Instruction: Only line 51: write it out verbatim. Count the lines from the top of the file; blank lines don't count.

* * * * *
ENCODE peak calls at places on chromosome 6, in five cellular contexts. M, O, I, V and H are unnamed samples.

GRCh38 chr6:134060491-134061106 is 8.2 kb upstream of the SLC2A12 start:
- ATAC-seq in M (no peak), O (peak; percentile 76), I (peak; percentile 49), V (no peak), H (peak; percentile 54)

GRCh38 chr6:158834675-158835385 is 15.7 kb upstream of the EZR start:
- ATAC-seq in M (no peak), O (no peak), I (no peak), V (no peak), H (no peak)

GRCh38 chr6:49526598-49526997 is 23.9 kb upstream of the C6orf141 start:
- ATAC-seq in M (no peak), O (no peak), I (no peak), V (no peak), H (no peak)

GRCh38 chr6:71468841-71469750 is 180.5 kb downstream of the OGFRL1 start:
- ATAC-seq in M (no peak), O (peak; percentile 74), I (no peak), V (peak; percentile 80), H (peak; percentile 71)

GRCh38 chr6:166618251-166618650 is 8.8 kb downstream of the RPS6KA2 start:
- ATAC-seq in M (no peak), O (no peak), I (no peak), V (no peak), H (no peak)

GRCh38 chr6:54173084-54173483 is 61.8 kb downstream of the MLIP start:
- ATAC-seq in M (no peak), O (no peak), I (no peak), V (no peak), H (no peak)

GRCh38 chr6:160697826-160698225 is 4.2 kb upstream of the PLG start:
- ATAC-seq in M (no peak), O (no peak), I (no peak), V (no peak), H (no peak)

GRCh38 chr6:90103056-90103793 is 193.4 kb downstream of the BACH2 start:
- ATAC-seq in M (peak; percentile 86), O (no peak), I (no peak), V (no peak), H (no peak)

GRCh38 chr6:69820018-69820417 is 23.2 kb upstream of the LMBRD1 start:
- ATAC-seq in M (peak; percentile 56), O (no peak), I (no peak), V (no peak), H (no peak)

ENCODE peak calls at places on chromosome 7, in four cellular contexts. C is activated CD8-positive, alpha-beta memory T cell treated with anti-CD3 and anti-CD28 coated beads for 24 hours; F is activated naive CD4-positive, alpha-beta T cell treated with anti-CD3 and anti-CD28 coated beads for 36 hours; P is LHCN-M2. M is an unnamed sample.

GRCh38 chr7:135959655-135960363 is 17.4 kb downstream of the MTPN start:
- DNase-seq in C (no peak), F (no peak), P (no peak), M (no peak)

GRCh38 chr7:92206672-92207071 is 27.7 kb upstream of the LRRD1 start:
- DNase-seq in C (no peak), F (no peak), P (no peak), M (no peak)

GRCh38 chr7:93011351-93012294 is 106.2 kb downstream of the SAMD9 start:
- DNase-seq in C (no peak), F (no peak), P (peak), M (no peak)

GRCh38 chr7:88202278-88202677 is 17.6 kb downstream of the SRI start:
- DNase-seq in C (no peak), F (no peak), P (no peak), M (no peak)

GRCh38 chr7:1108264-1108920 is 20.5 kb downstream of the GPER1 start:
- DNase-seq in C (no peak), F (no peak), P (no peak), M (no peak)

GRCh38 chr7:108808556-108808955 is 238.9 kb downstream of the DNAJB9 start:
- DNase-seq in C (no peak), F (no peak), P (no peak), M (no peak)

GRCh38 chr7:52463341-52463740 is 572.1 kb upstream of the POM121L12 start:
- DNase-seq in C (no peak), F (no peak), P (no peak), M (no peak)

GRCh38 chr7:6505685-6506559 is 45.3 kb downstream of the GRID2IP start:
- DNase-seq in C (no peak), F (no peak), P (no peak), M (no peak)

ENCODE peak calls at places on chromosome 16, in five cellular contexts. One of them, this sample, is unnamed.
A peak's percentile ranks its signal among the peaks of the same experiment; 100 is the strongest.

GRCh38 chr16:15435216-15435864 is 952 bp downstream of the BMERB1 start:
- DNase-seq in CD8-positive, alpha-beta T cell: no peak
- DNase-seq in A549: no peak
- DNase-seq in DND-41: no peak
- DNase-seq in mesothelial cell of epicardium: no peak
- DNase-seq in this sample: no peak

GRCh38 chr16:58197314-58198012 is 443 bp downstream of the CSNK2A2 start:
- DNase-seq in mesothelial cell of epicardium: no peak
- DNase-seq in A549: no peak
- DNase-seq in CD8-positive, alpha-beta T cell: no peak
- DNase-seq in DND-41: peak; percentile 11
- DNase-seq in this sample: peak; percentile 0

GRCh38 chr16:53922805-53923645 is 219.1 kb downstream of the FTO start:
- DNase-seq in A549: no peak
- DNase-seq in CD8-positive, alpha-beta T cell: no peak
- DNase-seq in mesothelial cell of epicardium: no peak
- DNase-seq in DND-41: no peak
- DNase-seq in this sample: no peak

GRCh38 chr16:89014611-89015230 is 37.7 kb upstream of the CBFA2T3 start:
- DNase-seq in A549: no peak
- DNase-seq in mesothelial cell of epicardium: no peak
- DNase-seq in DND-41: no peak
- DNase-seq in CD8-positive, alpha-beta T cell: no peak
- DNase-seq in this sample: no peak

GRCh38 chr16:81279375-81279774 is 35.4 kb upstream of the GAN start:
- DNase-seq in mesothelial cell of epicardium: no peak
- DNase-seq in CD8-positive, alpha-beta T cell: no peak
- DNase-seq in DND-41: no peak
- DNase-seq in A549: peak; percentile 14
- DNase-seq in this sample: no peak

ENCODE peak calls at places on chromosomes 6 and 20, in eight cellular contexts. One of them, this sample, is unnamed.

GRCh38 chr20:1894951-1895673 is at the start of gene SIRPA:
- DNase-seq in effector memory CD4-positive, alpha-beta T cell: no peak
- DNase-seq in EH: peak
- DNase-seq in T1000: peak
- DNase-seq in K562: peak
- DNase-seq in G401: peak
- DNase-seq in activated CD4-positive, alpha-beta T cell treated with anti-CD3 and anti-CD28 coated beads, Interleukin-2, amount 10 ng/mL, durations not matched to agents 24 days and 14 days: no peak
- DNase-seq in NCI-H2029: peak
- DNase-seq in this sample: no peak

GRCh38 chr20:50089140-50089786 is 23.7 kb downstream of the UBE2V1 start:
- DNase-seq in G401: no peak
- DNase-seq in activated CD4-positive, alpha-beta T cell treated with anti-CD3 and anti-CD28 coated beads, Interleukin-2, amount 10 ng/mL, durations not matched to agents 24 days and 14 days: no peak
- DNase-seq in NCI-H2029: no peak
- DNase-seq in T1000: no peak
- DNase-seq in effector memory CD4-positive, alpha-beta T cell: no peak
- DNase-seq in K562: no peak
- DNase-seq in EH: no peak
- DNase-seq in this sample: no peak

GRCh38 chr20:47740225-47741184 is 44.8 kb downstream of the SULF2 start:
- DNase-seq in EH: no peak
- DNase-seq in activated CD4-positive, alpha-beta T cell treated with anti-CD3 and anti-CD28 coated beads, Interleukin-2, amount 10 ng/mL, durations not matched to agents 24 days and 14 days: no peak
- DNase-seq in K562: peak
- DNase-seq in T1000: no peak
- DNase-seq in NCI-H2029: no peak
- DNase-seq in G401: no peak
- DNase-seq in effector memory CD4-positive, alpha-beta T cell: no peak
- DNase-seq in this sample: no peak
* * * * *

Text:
GRCh38 chr16:53922805-53923645 is 219.1 kb downstream of the FTO start: